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Buffalo Gun Shoots Far: A Sharps .45-100 Rifle

Buffalo Gun Shoots Far: A Sharps .45-100 Rifle

Many firearms in the NRA National Firearms Museum have come to the collection with limited provenance. However, over the intervening years, our staff has been able to piece together the trail of history that allows us to reveal the story of where these firearms have been.

One of the best examples is a Sharps rifle, originally chambered for the .45 2 7/8 cartridge or the .45-100 round. This Model 1874 Sharps arrived in the collection in 1975 and really had no history attached to it other than being an old gun from a donor in Montana. There were features on the rifle that provided some clues. The heavy barrel, the double-set triggers, and the powerful chambering, all pointed towards a big game rifle of the 1870s. 


(Photo courtesy/NRA Museums)

In the far West, hunters followed buffalo herds in two main regions: north and south. In the north, bison traveled through the states of Colorado, Wyoming, and Montana. This was considered the northern herd that could be hunted only during certain months of the year as bad weather limited access. In the southern states of Kansas, New Mexico, and Texas, another herd could be hunted nearly year-round. As a result of this, the southern herd was the first one decimated.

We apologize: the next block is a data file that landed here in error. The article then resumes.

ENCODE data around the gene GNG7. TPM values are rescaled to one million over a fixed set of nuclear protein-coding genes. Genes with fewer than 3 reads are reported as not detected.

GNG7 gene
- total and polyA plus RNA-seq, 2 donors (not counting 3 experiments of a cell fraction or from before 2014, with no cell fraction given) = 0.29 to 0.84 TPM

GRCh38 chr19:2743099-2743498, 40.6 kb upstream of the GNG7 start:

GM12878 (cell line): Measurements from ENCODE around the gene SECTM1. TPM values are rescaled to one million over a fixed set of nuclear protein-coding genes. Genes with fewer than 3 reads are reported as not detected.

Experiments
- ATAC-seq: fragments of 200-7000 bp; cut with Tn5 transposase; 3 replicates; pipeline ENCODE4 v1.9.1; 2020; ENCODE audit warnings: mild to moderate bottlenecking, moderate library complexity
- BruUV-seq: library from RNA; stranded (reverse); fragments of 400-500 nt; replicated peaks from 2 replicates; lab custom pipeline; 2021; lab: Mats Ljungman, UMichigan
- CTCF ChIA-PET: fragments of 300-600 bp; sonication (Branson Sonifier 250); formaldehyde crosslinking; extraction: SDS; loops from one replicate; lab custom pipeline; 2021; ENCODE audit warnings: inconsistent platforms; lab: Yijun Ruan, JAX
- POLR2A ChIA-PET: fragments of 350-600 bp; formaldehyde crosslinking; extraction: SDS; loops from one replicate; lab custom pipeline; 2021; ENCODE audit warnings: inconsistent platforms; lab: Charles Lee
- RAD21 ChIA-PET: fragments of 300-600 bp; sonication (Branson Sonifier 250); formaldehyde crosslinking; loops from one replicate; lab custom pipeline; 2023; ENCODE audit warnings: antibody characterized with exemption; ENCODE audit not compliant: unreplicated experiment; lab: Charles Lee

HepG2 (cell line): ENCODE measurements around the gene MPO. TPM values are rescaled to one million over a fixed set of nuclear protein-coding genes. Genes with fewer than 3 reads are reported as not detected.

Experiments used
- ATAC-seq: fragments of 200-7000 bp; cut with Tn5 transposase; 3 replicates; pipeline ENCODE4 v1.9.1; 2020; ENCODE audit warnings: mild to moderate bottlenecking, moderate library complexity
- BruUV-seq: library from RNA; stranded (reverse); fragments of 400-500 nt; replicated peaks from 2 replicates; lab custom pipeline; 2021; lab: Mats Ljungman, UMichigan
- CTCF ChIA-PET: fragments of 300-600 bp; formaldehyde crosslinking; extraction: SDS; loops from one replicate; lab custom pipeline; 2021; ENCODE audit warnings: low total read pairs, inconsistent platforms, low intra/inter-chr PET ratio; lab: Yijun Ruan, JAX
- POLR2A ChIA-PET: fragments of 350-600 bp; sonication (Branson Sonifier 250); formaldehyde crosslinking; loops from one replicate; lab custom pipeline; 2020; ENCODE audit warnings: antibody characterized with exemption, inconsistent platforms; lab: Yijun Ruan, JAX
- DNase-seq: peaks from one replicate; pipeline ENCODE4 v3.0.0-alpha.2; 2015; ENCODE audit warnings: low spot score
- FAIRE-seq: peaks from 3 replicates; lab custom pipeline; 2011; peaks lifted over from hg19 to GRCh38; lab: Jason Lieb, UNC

Looking over the Sharps rifle, wear patterns indicated that this gun had been shot a tremendous amount. What looked to be a replacement forestock was crudely hand-checkered. This is likely in an attempt to provide traction during firing as the recoil of a .45-100 cartridge was impressive. The “100” in the caliber designation meant that a hundred grains of blackpowder could be packed into the long brass cartridge case behind a soft lead projectile. The double-set triggers were another indication that the rifle was a hunting arm as these triggers were not permitted in target competition at ranges like Creedmoor on Long Island. The weight of the rifle – nearly sixteen pounds – also exceeded the limit for Creedmoor competition and this overage was easily accounted for in the size of the barrel which is a massive octagonal item.


(Photo courtesy/NRA Museums)

Dating the rifle could be approximated by the “Old Reliable” stamp on the barrel. This particular marking began in 1876 at the Sharps factory, therefore, this rifle would have dated after that time period. The rifle itself could provide only so much information - but there was a way to find out more. 

Museum staff contacted Dr. R.L. Moore in Philadelphia, Miss., to see what the Sharps factory ledgers might disclose. During his collecting years, Dr. Moore had acquired the ledgers and offered a “factory letter” service for individuals looking for the past history on their Sharps. On September 5, 1990, Dr. Moore sent a letter back the National Firearms Museum. Our Sharps rifle had been located in the factory ledgers.


(Photo courtesy/NRA Museums)